Because of my Southern heritage and my chosen time period of historical interest...and also because of my lifelong study of Daniel Boone and his contemporaries... I build only Southern style guns. I use what I call my Boone Gun as a base to work from.
I use the term "gun" as I make these in two traditional barrel configurations and not strictly rifles:
*Full octagon swamped barrel - rifled or smooth in standard calibers/gauges
*Octagon-to-round swamped barrel - rifled or smooth in standard calibers/gauges
"Rifled or smooth...they are both guns..."
The Boone gun is not a copy of any existing gun that is known to have belonged to Daniel Boone, but rather it is created using my own personal style, and is a gun with an "attitude" and is a gun that makes a statement...truly a common, working man's gun, and as Boone said of himself..."I am but a common man"...
Boone also said he "hated pretense and luxury". Being raised Quaker was a goodly part of and foundation for that attitude and is something I try to reflect in the Boone guns.
"I prefer to leave the very admirable "high art" side of traditional gunmaking to my contemporary gunmaking friends who hunger and strive for that in their work. My desire is to make common sense, believable, period correct guns of very high quality with great lines, superb balance and simple beauty... guns that can be used without worry...perfect for hunters, trekkers and reenactors".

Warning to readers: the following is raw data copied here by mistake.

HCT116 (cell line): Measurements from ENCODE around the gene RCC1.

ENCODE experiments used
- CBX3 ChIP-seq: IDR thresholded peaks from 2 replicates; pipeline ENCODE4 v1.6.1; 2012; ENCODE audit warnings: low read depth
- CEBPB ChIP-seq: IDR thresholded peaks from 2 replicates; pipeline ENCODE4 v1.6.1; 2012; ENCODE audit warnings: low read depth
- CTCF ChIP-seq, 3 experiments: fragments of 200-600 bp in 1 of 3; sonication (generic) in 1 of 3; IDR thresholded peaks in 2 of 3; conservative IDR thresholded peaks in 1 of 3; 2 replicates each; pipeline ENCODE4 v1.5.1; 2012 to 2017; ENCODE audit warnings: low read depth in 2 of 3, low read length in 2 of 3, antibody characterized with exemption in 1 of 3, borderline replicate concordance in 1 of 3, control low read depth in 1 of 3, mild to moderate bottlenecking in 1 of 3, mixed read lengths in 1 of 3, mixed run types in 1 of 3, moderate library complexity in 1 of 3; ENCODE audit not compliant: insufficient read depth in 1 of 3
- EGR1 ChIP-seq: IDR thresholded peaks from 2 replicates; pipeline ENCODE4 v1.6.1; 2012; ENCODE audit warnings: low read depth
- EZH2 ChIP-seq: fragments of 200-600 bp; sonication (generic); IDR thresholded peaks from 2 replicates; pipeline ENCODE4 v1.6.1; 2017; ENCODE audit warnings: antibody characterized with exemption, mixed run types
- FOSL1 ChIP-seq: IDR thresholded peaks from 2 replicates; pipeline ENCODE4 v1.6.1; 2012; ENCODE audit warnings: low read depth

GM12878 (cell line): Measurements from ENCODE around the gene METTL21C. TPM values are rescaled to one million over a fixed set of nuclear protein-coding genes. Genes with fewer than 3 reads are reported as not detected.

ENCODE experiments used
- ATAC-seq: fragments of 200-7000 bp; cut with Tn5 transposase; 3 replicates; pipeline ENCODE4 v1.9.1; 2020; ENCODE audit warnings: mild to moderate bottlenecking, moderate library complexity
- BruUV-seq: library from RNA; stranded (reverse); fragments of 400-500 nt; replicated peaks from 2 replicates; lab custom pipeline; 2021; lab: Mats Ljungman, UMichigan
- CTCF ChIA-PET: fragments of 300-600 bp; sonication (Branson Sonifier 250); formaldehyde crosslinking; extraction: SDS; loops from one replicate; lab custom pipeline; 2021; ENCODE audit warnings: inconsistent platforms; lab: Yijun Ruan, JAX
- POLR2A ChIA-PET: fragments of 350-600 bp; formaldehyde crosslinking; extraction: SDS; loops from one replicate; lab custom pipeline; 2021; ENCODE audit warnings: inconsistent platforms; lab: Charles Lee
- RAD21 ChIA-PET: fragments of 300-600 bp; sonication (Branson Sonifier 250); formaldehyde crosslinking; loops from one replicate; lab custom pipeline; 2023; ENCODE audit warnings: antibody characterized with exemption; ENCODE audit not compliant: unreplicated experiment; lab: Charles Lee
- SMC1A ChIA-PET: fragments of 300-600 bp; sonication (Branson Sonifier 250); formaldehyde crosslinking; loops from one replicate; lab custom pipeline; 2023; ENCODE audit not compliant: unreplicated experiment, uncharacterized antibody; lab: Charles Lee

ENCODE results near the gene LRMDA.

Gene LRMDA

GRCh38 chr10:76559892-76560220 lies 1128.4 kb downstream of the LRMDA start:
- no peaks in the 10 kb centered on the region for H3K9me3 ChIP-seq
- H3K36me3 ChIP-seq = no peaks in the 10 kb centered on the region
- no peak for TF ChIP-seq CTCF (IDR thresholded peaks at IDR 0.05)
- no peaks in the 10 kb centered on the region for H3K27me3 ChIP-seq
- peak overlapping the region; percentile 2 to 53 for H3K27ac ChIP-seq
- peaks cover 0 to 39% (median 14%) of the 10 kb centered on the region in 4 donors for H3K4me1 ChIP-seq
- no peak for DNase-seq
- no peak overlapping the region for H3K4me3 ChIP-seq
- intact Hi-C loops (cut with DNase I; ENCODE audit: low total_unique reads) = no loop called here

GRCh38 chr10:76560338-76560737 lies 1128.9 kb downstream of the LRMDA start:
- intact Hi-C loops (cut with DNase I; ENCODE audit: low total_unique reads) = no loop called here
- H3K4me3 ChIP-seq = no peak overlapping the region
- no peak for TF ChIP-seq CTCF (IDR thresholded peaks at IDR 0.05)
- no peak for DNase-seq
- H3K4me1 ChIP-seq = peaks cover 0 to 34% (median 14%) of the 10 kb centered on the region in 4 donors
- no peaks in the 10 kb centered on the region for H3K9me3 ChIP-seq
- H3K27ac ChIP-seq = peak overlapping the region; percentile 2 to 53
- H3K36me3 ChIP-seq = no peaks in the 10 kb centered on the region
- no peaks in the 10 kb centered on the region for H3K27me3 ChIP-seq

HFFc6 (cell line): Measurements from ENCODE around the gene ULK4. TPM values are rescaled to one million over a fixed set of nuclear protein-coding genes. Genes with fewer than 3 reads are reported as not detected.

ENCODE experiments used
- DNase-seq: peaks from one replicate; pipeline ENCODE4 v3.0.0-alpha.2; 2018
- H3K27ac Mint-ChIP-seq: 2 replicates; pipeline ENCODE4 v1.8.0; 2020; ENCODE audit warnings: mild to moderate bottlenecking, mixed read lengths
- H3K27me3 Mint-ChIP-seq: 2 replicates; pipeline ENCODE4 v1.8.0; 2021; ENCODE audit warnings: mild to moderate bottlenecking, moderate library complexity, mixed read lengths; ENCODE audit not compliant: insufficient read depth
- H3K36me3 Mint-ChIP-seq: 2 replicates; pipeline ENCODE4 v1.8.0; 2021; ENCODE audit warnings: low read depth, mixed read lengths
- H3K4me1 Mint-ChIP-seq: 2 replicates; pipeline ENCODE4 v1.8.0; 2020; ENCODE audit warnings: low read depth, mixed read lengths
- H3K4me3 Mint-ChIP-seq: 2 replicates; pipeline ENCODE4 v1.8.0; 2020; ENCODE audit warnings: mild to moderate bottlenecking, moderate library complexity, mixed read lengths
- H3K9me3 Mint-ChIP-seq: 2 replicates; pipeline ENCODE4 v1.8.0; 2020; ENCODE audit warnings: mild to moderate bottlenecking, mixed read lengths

My basic style is English and reflects good workmanship by an experienced frontier blacksmith/gunsmith somewhere in the Middle Ground; not too near the outward border, but well away from any towns in the East.
Variations found in original guns are many. The words "correct and incorrect" are, in my opinion, difficult to use in good conscience, especially in the South, because there were many "parts guns" along the frontier. Usable locks, barrels, triggers, mounts, ect., were never wasted or discarded because they might be considered "out of school".
Lastly, there is , and was, a world of difference between a poor man and those of wealth and position. A genuinely poor man was lucky to have a gun at all. A "common man" (a man in between, like most folks today) is where my Boone gun falls. To say "Boone gun" is the same as saying "common gun".
What follows is my interpretation of a common gun on the early Southern frontier that reflects the remedy for two important jobs that had to be done..."provide food & provide protection".